Life Skills House stalled awaiting letter of consent from Victorian Education Minister James Merlino

HOUSE HOLDUP: Jimmy Rebuffo, Belvoir Special School principal Jamie Gay, Brandyn Larkins and Liam Knight, VCAL, in April 2017 when the Life Skills House was proposed.

HOUSE HOLDUP: Jimmy Rebuffo, Belvoir Special School principal Jamie Gay, Brandyn Larkins and Liam Knight, VCAL, in April 2017 when the Life Skills House was proposed.

A HOUSE designed to give special needs students in Wodonga skills for independent living is being held up by Victorian government red tape.

The Life Skills House is a joint venture between Belvoir Special School and the Rotary Clubs of Belvoir-Wodonga, Wodonga Central, Wodonga West and Albury-Wodonga Sunrise at no cost to the state government.

The Rotary clubs have pledges of about $256,000 for materials and labour from Border businesses and trades and have raised almost $150,000 in cash. 

Rotary Club of Belvoir-Wodonga president Trevor Pearce said the Belvoir Special School Life Skills House project had stalled since the Victorian Minister for Education James Merlino had failed to provide a letter of consent to build the house on school land.

Mr Pearce said they had verbal approval for the project from the Education Department more than 12 months ago.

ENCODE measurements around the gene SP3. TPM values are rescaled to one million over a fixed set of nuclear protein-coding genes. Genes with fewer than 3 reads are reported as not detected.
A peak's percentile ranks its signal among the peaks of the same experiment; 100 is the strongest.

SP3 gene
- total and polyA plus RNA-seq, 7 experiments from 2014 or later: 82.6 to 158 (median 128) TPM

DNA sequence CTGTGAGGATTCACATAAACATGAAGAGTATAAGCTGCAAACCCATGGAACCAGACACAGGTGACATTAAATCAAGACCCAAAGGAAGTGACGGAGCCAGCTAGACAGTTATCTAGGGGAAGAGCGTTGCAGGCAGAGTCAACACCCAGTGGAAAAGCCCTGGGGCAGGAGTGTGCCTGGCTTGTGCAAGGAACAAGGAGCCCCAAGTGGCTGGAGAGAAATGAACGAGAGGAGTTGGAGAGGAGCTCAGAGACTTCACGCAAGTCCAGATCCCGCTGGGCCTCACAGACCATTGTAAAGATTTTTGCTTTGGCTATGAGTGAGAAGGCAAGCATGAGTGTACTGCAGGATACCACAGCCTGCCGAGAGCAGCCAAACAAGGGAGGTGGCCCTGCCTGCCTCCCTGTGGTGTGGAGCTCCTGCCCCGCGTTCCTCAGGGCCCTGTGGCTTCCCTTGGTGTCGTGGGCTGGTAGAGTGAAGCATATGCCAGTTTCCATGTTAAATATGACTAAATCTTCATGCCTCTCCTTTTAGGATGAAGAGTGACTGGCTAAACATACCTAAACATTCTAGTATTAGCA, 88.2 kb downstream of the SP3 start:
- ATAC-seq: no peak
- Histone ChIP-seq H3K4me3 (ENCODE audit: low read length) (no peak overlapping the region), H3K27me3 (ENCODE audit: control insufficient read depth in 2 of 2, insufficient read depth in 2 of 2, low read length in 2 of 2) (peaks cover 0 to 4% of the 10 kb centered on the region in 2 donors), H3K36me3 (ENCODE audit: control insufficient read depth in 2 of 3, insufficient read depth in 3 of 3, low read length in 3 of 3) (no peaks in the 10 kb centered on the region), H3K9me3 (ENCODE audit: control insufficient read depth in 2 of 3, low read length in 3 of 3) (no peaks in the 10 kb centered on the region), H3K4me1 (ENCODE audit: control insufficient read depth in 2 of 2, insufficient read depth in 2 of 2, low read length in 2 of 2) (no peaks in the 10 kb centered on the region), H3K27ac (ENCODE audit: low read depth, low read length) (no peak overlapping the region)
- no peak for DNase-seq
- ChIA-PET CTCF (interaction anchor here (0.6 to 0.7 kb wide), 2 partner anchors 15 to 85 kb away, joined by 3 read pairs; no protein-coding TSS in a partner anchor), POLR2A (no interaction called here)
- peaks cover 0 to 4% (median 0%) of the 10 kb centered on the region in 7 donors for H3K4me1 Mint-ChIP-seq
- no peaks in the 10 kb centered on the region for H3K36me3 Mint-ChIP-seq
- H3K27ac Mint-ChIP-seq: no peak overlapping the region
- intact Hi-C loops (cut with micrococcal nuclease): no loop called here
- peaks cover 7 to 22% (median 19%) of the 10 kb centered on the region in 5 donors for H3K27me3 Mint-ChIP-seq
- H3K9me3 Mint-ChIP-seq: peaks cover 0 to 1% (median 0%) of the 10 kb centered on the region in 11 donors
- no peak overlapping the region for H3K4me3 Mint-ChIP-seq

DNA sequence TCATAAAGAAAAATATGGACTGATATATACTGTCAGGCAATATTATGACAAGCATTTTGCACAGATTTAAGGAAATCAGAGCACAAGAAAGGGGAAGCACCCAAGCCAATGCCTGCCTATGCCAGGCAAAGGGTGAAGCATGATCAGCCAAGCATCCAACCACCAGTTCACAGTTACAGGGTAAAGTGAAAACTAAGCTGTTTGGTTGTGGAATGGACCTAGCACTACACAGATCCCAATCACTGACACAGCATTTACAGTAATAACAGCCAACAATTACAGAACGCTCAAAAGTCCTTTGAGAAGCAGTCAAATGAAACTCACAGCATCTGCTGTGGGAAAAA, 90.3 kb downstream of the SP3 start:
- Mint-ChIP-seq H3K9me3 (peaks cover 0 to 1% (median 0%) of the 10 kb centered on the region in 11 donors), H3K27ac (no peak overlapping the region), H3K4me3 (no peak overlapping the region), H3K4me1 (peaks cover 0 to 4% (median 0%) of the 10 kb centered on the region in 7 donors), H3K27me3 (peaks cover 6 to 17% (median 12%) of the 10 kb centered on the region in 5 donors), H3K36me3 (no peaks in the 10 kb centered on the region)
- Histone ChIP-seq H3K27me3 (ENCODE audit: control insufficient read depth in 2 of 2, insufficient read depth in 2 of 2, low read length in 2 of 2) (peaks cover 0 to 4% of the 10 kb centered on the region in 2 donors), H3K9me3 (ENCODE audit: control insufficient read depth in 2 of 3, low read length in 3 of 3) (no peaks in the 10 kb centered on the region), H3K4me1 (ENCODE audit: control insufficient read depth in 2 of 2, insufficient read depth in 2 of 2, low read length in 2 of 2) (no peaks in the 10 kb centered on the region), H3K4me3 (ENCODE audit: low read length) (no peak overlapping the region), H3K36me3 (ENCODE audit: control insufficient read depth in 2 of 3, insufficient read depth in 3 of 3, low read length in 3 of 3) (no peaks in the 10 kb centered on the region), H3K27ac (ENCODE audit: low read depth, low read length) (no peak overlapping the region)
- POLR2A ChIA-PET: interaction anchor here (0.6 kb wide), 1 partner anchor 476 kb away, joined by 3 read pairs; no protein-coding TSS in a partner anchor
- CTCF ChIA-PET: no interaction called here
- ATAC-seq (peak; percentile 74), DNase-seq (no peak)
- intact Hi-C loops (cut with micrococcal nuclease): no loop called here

“We have been liaising directly with the Education Department since October and we still haven’t got a letter of consent,” he said.

“It is unique to the Education Department because it is a fully-funded community project and they don’t have the processes to deal with it.”

The Life Skills House plans were submitted to Wodonga Council in October 2017 before a letter of consent was sought from the Education Department in line with the council approval process.

Mr Pearce said the Rotary clubs had reached out to Mr Merlino’s office to expedite the letter without success.

He said they had hoped to start building before Christmas last year.

”We are at a point where our donors are questioning the viability of the project, and the motivation of the project team has waned significantly,” he said.

“We’ve got suppliers wondering what’s going on; they’re frustrated.

“We’ve got volunteers who could have helped us out over Christmas, now it will be a squeeze to do so.”

​The Life Skills House will be built on the grounds of Belvoir Special School to allow more than 200 students to learn independent living skills such as cooking and cleaning in a home environment.

The Rotary clubs have engaged Premier Building and Construction to manage the project.

It is an approved builder on the Education Department’s Construction Supplier Register.

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